From now through to the end of Summer is when the greatest number of Bass are most active. I have said this in past Bass write ups, but if you are interested in catching a bass to check it off the bucket list but don’t want to dive head first into all of the specialized gear, a spinner or spoon fished near structure will also do the trick. No, you most likely won’t catch many fish over the 2lb mark, but a small hungry bass won’t pass up those lures. The next few months will be the best time to cross this fish off the list, if you so desire to, or just to get a nice tug on the end of your line.  If you are interested, come talk to me or any of the other guys at the Shop and we can get you going!

Alex Au-Yeung


Vancouver Saltwater Salmon Fishing Report

Fishing has been pretty good this past week, as is usual for this time of year.  There are lots of places producing fish, like Howe Sound, South Bowen, and Thrasher Rock.  Sometimes it is hard to say where to go or which spot is producing the best, but this week it was pretty clear that Thrasher was the place to be.  There were still some good amounts of fishing being caught locally, and some big ones, but Thrasher has been on fire for about 2 weeks now.  Hard to say what it will be like this weekend, it can go from hot to cold in a tide change, but chances are it will still be good for a few more weeks.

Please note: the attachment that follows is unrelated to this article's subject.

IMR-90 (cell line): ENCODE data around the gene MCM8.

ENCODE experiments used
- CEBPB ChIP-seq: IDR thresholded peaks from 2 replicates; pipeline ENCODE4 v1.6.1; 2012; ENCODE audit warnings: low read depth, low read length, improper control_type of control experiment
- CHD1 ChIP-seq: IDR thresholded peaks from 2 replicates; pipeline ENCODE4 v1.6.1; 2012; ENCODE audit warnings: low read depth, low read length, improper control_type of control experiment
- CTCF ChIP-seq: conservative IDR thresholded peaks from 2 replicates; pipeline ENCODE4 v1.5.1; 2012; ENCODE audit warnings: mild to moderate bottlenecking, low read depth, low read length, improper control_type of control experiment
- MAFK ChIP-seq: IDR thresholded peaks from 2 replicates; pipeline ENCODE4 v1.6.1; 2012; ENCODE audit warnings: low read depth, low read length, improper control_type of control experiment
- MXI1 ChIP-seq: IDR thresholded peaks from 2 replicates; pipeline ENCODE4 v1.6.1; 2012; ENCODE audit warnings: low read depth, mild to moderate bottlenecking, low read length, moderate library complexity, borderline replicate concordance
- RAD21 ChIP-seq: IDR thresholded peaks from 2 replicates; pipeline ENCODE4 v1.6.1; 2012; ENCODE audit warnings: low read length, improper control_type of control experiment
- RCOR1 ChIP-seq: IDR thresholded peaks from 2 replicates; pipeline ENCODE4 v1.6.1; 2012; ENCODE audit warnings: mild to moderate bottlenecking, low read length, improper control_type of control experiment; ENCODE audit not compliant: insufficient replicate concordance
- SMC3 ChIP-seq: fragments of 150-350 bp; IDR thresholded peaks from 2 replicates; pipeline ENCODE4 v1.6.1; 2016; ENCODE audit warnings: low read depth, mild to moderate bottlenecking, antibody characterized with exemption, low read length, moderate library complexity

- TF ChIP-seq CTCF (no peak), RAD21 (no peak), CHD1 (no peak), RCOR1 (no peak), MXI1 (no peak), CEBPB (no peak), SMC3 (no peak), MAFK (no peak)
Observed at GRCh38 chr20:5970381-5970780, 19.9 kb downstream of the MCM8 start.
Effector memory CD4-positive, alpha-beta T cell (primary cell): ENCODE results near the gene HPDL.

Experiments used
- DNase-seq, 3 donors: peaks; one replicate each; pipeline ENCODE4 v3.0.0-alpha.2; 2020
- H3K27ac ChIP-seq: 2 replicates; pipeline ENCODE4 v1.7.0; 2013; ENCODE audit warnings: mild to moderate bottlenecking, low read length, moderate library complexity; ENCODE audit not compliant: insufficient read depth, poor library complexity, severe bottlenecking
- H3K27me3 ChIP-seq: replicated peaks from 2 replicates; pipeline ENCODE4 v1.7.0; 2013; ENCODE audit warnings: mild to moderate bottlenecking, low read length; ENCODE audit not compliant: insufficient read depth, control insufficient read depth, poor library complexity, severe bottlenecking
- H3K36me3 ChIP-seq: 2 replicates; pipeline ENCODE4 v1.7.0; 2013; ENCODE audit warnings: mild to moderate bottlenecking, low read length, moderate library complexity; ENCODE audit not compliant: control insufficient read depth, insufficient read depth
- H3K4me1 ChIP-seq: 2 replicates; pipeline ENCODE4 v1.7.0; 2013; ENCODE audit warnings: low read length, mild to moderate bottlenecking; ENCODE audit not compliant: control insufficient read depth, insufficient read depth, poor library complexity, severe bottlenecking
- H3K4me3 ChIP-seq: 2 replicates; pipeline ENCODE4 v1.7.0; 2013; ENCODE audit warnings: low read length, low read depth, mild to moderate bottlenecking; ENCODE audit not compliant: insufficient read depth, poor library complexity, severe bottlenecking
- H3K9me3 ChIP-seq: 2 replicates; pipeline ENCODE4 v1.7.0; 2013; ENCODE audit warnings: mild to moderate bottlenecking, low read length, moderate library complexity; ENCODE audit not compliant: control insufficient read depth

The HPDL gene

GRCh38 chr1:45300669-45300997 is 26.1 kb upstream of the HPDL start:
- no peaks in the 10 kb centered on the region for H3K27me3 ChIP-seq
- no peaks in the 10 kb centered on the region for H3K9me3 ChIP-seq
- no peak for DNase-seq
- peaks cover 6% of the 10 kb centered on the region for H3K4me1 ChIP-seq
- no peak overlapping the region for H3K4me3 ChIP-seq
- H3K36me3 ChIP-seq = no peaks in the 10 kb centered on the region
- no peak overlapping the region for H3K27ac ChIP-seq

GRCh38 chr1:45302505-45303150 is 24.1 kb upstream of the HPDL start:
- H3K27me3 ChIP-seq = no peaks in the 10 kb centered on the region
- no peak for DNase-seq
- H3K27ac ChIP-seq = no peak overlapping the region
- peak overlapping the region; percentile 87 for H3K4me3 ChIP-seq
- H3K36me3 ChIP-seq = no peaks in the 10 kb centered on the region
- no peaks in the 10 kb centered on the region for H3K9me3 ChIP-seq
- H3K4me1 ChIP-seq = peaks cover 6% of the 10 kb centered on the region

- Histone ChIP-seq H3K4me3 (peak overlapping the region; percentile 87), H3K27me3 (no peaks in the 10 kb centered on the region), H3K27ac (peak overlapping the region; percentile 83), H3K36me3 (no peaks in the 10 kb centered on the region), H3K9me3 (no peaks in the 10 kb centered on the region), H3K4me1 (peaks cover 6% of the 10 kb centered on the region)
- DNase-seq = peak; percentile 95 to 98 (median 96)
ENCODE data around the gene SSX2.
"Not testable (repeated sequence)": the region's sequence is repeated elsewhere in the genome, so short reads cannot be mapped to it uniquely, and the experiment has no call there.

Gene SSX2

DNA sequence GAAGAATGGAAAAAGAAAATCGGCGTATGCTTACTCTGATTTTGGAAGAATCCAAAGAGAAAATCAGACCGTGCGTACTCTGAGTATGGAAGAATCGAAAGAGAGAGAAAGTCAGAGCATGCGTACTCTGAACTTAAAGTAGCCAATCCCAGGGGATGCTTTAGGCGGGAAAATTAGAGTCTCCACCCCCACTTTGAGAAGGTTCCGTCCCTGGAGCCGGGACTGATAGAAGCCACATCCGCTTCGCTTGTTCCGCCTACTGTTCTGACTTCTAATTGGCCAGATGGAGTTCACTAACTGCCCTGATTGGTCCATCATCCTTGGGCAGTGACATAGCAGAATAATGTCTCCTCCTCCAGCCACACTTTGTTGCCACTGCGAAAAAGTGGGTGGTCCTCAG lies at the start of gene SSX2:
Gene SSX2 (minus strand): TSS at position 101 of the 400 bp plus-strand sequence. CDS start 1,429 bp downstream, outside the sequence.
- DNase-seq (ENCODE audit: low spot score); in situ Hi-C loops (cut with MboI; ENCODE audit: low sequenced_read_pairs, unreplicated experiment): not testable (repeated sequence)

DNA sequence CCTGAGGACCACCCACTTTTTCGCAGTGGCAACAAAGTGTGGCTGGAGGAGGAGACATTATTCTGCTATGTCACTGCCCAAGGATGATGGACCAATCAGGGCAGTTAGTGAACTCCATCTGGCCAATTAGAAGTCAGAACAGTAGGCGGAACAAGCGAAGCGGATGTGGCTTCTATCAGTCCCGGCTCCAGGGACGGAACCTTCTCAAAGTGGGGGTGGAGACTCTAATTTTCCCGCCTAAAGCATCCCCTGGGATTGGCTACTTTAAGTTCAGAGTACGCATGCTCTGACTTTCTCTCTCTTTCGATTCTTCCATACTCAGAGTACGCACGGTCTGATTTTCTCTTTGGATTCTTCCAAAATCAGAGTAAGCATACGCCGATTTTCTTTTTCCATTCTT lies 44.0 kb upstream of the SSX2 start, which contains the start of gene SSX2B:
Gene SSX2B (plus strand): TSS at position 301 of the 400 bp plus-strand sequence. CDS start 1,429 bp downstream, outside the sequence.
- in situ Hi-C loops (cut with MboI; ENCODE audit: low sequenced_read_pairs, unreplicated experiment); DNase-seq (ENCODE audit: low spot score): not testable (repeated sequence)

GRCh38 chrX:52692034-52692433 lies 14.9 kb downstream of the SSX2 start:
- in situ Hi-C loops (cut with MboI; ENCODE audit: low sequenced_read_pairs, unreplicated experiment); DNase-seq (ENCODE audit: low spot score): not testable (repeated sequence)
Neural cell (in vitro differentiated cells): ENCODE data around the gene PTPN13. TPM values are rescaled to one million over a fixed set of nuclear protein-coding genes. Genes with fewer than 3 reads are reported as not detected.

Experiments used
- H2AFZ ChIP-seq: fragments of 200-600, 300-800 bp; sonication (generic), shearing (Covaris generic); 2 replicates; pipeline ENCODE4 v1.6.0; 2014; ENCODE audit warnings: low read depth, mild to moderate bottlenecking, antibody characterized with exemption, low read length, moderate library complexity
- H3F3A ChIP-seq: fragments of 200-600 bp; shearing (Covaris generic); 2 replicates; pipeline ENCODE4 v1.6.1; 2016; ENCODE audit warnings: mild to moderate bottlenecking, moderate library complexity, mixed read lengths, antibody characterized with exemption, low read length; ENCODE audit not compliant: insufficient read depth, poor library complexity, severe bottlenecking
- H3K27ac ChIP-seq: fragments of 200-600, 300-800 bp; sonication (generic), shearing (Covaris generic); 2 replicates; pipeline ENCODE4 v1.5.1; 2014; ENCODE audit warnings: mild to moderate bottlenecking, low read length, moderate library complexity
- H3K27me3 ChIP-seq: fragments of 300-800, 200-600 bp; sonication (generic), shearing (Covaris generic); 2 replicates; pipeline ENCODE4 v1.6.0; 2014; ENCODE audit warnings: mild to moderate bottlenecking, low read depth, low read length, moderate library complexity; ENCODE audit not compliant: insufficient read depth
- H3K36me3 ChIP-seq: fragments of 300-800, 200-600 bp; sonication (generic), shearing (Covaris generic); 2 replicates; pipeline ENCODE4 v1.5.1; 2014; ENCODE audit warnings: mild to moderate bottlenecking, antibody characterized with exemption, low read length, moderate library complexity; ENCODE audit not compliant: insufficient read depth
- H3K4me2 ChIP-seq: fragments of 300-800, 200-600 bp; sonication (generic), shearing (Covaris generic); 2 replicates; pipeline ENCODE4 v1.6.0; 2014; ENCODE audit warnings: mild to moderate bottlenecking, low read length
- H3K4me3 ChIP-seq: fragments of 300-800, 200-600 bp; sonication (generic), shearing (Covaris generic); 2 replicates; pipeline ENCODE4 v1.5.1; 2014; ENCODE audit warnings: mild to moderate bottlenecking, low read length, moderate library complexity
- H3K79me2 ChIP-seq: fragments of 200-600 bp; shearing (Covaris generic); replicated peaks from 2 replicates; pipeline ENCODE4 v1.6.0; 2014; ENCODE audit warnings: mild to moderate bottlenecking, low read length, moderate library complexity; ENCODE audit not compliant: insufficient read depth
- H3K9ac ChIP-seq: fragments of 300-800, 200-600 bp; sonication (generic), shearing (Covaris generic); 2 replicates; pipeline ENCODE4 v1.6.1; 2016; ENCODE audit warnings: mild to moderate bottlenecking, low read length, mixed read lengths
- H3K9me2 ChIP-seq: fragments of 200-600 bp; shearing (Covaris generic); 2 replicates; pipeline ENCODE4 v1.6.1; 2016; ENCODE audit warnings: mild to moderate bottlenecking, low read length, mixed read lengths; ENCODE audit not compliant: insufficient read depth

If you are going to head across, check out Thrasher and check out Porlier.  Both are usually good this time of year.  Productive depth depends on water colour.  If the dirty Fraser water pushes over to that side, the fish are shallow, 60-140 on the riggers is usually good.  If the water is clear the fish are usually a lot deeper, 130-200 on the riggers.  It all depends on the tides, currents, and how that Fraser water gets pushed around.  Usually the most productive setup is a flasher and hootchy.  You can’t go wrong with a chartreuse glow flasher like a Chartreus Glow Herring Aid, Lemon Lime, STS, BC, or Salty Dawg.  Put on a chartreuse or green splatter back hootchy with a 32-40 inch leader and hang on.  I like the Yamashita versions of these hootchies and we have some at the shop if you are in need. 

Doubled up off Thrasher Rock!

If you are sticking closer to home, the same can be said about water colour and depths.  Shallower in the dirty water and deeper in the clear water.  There have been some fish caught off South Bowen from Cowan to Roger Curtis and Hole in the Wall is worth checking out this time of year as well.  The setup mentioned above is also extremely productive over here.  Spoons will also work, like Irish Cream, Homeland Security, and Trailhead.  Bait is always a good choice this time of year too, matched with some of the brighter teaser heads like glow green or variations of that. 

There are some big boys around these days! This fish was caught in Howe Sound, DNA was sampled for the Avid Angler Program, then it was carefully released.

Crabbing has been good lately and should continue to be good until the commercial effort increases later in June.

Crabbing has been excellent!

If you are looking to get some fresh air and do battle with some of the season’s hottest chinook, we are happy to announce we are now taking bookings.  We are starting our season with locals, just like you, and we have our Covid plan in place to keep you safe.  If you would like to get out on the water, give us a call at 778-788-8582.

See you in the shop or on the water.

Jason Tonelli